Hubonomics extends the field of economics, looking beyond supply and demand to related areas including behavioral economics, network theory, game theory, systems theory and chaos theory, as well as geopolitical relationships, the power of technology, and the psychology of organizations, societies and individuals. It’s complicated and requires understanding and managing an increasing array of relationships, networks, stakeholders/partners, and global dynamics. While hubs provide benefits locally and regionally, their success is measured at a worldwide level. The challenge for businesses, governments and communities is to develop new ways to tap into the power of specialized, clustered knowledge and talent to position themselves for success and long-term advantage. In this section we highlight examples of companies, cities and governments that are tapping the power of hubs – recognizing that the very nature of hubs means that building partnerships and networks is at the core of activity. One organization simply cannot build a hub alone. Who will your organization partner with?
The African tech hub: Silicon Valley is no longer the only tech hub in the world. In Nairobi, Kenya the iHub technology center is thriving. Founded in 2010, by 2013 it had more than 10,000 members. It serves as an office for Africa’s most ambitious coder and has links with companies such as Microsoft and Intel. 152 companies have already grown out of the iHub office and as the tech giants’ interest in the African market grows, iHub has become the place where executives such as Yahoo CEO Marissa Mayer and Google chairman Eric Schmidt decamp, declaim, and debrief when visiting the region. (Source: Fast Company)
Ireland – the European country hub: Ireland has succeeded in doing what many countries wish they could, namely developing the country into a hub for the European market. By targeted efforts the country has attracted substantial foreign investment, building Ireland into an attractive digital and biotech hub used by many big firms to access the 500 million-strong European consumer market. Since 2006, the Government Strategy for Science, Technology and Innovation has invested €8 billion in research and development initiatives showing Ireland’s dedication to grow R&D. While the country’s competitive corporate tax rate is clearly a factor in its success, other assets including a deep talent pool and national dedication to investing in technology should not be underestimated. (Source: VentureBeat)
Newcastle Science Central – an innovation hub:Newcastle-upon-Tyne (UK) was designated as one of six UK Science Cities in 2005. The city’s ambition is to become a significant “city of knowledge” in the UK. Among other things, Newcastle is developing a large “science quarter” at a former brewery site in the city center. To realize this ambition, the City Council works together with the Newcastle University and ONE Northeast, the regional development company for the Northeast of England. In December 2014 Newcastle University announced it would invest £50m in the next phase of the city’s Science Central development to create a “living lab” where new technologies and systems can be tested. Science Central aims to bring together leading international researchers, expert practitioners and cutting edge equipment to tackle some of the most important global urban sustainability challenges facing society today. (Source: Newcastle University)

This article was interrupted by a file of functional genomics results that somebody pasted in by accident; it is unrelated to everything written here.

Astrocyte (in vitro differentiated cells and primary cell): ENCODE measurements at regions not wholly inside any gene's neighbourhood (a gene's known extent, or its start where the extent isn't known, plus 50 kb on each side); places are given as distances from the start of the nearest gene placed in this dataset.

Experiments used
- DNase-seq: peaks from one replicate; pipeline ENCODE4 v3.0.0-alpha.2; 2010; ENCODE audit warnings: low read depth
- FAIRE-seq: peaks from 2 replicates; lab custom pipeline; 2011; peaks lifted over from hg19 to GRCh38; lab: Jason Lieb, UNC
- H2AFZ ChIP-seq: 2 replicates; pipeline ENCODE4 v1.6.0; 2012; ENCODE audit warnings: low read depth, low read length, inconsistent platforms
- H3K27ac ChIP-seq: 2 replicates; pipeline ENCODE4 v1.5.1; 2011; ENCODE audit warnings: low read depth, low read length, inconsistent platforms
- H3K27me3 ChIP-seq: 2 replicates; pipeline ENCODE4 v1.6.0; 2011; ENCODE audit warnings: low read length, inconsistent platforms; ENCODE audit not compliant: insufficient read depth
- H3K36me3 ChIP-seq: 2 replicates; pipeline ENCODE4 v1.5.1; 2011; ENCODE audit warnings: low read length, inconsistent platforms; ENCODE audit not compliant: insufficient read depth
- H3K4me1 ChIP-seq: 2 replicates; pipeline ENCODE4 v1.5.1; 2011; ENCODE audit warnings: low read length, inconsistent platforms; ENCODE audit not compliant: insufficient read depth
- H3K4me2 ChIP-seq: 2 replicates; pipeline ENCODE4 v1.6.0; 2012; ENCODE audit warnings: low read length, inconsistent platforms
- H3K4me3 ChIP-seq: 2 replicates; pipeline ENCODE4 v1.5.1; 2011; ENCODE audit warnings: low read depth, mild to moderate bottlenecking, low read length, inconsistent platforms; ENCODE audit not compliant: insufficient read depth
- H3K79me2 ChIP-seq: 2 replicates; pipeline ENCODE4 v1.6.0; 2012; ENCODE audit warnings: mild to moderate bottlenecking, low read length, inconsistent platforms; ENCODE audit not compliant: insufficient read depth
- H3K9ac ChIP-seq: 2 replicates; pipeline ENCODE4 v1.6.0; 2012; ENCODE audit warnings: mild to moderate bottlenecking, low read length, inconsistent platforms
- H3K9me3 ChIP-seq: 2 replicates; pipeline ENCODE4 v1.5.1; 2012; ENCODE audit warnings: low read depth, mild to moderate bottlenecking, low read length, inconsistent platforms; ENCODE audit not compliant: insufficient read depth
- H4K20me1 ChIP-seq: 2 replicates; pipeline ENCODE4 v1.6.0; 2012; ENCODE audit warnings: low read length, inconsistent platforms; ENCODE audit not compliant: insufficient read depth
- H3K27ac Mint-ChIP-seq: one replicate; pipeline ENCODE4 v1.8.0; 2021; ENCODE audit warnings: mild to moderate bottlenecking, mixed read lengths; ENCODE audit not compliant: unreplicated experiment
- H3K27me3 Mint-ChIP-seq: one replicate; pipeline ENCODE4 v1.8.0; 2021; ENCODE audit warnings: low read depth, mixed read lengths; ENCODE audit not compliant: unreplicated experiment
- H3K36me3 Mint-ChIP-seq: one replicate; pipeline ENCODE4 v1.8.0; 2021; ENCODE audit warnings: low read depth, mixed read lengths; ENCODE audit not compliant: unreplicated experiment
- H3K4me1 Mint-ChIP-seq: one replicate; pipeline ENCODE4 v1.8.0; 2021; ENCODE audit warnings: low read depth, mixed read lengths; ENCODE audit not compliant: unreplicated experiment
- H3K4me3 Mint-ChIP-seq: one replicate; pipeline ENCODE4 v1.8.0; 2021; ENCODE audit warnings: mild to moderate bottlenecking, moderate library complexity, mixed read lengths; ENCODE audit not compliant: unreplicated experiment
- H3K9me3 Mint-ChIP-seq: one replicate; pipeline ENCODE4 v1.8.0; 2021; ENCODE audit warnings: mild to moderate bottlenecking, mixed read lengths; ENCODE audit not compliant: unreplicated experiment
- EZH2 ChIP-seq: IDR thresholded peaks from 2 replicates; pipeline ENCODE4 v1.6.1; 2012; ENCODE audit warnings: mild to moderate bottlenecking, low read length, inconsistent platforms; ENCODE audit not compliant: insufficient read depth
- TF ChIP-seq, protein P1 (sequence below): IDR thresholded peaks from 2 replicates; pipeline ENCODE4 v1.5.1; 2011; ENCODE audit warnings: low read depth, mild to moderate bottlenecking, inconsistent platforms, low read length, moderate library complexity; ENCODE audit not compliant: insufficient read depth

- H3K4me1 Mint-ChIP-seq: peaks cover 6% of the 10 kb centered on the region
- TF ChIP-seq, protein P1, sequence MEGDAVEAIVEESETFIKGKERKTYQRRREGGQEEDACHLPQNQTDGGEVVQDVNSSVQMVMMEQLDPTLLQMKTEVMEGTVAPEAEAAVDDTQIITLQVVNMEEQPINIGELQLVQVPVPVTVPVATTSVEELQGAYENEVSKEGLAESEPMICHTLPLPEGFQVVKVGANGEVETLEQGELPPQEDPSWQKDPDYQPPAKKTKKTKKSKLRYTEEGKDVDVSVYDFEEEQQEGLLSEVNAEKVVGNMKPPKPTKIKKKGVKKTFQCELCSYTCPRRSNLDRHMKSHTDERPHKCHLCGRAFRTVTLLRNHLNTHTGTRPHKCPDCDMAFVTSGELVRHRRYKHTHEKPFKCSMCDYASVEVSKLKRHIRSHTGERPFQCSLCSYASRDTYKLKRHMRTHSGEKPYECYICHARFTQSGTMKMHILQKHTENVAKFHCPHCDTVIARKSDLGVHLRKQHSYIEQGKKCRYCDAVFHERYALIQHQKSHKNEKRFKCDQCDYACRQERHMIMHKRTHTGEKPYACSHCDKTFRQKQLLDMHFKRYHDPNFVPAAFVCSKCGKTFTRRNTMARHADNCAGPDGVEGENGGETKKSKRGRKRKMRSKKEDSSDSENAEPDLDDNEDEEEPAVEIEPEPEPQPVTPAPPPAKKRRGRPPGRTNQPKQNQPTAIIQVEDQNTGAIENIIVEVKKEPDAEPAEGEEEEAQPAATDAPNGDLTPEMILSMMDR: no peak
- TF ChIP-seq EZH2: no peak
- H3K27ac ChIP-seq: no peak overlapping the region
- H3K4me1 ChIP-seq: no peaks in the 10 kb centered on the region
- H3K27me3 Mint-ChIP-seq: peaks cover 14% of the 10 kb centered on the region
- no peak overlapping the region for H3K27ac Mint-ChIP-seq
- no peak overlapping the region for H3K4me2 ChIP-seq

The North American hub for thought leadership and experimentation: Cisco has picked Toronto to be one of four global innovation hubs for developing the “internet of everything.” It is a US$ 100 million investment. The new complex is meant to serve as a hub for startup companies and other innovators involved in developing new applications for smart technology. The environment is also designed for collaboration with major companies to share knowledge. According to Cisco Canada vice-president of marketing, Mark Collins, the environment is designed so “… they’ll [the major companies] be able to come into this environment with ideas and other partners and collaborate with us, test out their ideas, experiment with us and ultimately develop the solutions of tomorrow.” The center is schedule for completion in spring 2015. (Source: CBC News)
Virtual, niche hubs for knowledge: Virtual hubs are getting increasingly popular. They are places to share and access specific knowledge across borders as well as locally. One is SumZero, the world’s largest community of investment professionals from hedge funds, mutual funds, and private equity funds. Here, more than 9,000 pre-screened professionals collaborate on a fully transparent platform. Another is the UK public sector’s professional social network Knowledge Hub which helps people in local government connect and share online in a secure environment.
3D Hubs: 3D Hubs is a manufacturing network started in Europe, which distributes products to communities around the world. It is like Facebook, just for products. The idea of the company is to network 3D printers together through a web interface and get users to register their printer availability on a map so users can find the nearest one. Then people can select a hub near to where they want to send an object, and ask a local Hubber to 3D print and deliver it. Does it have the potential to transform the global manufacturing economy? That’s what Dutch founders Bram de Zwart and Brian Garret hope. (Source: 3D Focus)
In May: Look out for trends in action on Preparing for a new generation of learners